Hello! I’m Alejandra, Ali for short, Gatas Johnson and I will be one of your first-year bloggers for Students of Color Perspectives. I blog about what it means to be of mixed heritage (Afro-Venezuelan, American Swedish, and Warao Indian) and what it means to be a student of color in general here at Brown!
As a mixed student, I have always felt like I could never be my full self. I come from Fort Collins, CO: a beautiful, but extremely white-washed city. I always felt like I could only embrace my white-Swedish side. I abandoned my Latina name, Alejandra, and replaced it with a more accepted name, Ali. The only time I felt like I could accept my Latina side and my legal name was when I was in a Latinx community or visiting my dad in Venezuela. I felt like I was living a double life. I was Miley Stewart hiding my Hannah Montana.
Being a student of mixed heritage is a blessing and a curse. I have a rich blended personal culture and I have the opportunity to explore and relate to many social groups and backgrounds. However, at the same time, I feel like I never really belong to any group. I have always felt ostracised for being different. I was the too Latina to feel comfortable in my hometown and too white and American to be a Latina. I can’t fully empathize with the black, Latinx, or white communities. It is like being a universal remote control, always being able to connect and change the volume, but never able to explore all of the gadgets and capabilities that a remote intended for the technology could provide.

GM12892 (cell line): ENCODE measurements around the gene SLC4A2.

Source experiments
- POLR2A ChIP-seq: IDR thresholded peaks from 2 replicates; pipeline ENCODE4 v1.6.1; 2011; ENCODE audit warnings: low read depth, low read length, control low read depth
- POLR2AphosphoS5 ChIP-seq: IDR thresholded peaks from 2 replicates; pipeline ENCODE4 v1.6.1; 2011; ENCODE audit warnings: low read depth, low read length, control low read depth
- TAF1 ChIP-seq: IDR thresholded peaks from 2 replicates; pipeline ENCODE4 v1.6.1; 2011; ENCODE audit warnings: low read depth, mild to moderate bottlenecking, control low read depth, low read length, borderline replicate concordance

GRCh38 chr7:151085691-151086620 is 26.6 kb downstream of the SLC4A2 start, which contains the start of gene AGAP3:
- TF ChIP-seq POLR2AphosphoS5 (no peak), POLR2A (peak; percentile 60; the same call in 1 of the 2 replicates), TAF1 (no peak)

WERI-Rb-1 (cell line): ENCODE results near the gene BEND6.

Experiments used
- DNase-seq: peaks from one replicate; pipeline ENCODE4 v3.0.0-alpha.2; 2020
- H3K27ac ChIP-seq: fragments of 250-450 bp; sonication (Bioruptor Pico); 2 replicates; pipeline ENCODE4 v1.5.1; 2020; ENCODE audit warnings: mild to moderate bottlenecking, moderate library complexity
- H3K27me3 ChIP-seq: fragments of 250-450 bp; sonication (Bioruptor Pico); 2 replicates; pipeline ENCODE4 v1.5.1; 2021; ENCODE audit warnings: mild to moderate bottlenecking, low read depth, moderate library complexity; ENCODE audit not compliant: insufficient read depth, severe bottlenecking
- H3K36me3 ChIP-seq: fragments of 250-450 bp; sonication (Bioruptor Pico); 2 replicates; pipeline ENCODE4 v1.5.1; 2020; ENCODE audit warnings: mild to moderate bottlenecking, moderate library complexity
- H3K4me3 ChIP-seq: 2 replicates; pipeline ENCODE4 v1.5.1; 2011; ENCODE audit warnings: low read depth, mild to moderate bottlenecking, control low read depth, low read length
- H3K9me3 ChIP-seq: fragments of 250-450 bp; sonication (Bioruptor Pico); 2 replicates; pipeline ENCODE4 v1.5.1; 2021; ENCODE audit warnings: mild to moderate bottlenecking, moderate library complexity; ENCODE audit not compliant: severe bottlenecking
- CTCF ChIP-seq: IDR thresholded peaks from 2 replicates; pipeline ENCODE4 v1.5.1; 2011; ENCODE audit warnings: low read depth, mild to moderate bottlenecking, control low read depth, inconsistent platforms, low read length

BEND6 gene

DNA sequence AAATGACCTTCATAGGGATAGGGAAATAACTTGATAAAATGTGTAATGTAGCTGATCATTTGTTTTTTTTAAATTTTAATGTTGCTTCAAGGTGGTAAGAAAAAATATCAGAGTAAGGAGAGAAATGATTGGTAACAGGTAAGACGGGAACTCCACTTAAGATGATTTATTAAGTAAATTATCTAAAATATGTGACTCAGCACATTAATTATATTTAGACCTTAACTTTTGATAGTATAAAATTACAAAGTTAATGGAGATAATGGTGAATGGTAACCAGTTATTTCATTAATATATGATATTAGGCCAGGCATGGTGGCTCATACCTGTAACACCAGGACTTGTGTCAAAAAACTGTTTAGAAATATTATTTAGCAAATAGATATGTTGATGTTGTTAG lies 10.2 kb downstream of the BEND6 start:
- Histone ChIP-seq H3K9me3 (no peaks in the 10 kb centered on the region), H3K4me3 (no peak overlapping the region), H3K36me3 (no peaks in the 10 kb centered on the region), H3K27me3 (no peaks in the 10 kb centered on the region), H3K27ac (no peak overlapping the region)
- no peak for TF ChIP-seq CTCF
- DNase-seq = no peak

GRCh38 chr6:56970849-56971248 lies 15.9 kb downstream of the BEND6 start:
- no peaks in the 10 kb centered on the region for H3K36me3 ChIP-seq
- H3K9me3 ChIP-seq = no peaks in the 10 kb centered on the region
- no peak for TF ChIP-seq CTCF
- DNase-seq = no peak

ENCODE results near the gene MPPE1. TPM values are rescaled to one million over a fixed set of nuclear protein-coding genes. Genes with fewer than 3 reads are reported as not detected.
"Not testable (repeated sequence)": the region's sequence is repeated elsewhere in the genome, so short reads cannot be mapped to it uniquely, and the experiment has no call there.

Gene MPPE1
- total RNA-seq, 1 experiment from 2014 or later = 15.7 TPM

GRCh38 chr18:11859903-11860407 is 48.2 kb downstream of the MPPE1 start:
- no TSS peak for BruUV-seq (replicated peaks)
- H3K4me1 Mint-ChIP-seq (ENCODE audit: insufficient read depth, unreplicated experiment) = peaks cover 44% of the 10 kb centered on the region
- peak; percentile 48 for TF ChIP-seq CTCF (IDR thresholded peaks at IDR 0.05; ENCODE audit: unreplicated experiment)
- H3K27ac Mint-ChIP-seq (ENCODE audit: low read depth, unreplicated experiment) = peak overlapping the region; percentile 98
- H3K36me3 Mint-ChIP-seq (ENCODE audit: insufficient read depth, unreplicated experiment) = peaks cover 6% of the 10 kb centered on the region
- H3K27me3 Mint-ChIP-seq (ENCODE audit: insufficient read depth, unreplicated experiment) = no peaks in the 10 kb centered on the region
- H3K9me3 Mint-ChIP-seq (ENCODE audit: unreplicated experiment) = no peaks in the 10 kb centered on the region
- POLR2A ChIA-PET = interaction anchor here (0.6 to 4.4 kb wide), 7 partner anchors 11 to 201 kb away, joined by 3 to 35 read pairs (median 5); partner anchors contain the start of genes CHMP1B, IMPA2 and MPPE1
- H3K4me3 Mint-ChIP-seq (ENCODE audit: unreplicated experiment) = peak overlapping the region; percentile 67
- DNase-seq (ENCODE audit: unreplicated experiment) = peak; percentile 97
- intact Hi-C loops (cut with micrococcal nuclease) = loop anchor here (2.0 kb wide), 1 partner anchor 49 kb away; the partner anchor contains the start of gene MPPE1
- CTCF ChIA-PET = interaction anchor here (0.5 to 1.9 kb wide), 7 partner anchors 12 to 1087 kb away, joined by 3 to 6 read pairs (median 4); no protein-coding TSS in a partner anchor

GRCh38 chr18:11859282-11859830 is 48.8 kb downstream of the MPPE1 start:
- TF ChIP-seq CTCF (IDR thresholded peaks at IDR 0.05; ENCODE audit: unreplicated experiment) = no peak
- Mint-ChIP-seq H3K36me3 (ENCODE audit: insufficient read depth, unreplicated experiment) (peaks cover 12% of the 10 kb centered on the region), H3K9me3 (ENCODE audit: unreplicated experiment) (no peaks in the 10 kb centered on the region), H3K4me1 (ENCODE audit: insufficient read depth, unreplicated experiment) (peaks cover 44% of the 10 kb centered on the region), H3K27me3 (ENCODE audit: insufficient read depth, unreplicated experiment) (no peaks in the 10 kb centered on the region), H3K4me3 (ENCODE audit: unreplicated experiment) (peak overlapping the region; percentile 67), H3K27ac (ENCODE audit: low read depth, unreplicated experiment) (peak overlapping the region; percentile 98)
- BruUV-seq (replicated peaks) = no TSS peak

When I came to Brown, I finally had the chance to live my full self and be the universal remote that I am. I could be both Ali and Alejandra. I have found that Brown students in general tend to be unique and celebrate one another for each other’s differences. The student body does not care about what race you are. People just want to get to know you, the person. There is little pressure to conform.
I can be myself. I don’t need to have any label attached to me. I don’t need to have to chose a ‘color.’ I can just be me. It is a breathe of fresh air. I don’t need to put on a facade. My peers accept me for all of my sides. Friends are made based on souls, not for the color of their skin or the ethnicity of their parents. I no longer feel like I am constantly spinning trying to balance by backgrounds. I can just relax. Thank you Brown for finally giving me a community, a home.
If you have any questions or comments about this post or about being a student of color in general, please hit me up at firstname.lastname@example.org.